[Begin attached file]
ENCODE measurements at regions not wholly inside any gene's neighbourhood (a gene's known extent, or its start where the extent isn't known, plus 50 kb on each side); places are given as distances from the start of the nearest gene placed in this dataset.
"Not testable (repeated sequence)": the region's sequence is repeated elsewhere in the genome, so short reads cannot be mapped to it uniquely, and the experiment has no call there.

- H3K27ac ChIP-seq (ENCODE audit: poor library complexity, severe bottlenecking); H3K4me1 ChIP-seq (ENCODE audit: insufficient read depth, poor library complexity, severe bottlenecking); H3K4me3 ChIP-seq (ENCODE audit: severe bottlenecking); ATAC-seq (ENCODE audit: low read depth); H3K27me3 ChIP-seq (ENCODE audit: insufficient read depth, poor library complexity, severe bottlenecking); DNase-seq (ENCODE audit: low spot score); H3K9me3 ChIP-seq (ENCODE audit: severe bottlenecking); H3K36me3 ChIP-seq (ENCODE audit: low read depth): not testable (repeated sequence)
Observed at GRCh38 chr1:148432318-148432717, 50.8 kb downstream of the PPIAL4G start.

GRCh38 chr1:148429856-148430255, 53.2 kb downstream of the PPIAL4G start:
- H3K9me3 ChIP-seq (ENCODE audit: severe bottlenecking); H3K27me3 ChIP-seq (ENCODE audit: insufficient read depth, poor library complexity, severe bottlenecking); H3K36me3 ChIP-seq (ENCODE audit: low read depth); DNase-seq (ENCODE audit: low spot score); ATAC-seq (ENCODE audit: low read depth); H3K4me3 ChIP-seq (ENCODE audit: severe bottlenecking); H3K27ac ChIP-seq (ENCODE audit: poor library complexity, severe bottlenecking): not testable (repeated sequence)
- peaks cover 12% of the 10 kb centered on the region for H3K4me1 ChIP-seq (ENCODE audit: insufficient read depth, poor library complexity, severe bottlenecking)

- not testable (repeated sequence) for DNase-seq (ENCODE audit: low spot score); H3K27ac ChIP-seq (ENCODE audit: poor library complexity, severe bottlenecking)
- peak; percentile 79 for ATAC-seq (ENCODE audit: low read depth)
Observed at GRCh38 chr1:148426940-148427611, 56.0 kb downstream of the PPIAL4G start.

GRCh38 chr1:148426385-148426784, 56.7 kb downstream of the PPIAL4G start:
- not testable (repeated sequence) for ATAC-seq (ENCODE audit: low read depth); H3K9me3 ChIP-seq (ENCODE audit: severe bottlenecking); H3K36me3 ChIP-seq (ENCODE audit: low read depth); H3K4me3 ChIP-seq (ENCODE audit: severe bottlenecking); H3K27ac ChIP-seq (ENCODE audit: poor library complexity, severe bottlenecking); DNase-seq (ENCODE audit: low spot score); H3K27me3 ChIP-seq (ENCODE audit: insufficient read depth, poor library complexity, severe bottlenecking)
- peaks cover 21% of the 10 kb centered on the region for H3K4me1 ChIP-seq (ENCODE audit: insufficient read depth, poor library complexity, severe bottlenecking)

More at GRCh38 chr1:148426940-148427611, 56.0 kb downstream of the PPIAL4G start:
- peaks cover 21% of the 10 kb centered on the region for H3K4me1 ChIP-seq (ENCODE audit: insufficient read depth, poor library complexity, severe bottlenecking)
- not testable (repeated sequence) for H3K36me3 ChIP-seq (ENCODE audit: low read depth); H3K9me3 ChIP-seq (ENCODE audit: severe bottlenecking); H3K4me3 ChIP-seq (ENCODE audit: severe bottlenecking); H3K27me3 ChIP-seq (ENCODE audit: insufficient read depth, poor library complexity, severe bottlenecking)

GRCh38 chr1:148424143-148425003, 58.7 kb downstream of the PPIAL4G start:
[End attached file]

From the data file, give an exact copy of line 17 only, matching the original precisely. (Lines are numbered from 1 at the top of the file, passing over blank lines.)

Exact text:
GRCh38 chr1:148424143-148425003, 58.7 kb downstream of the PPIAL4G start: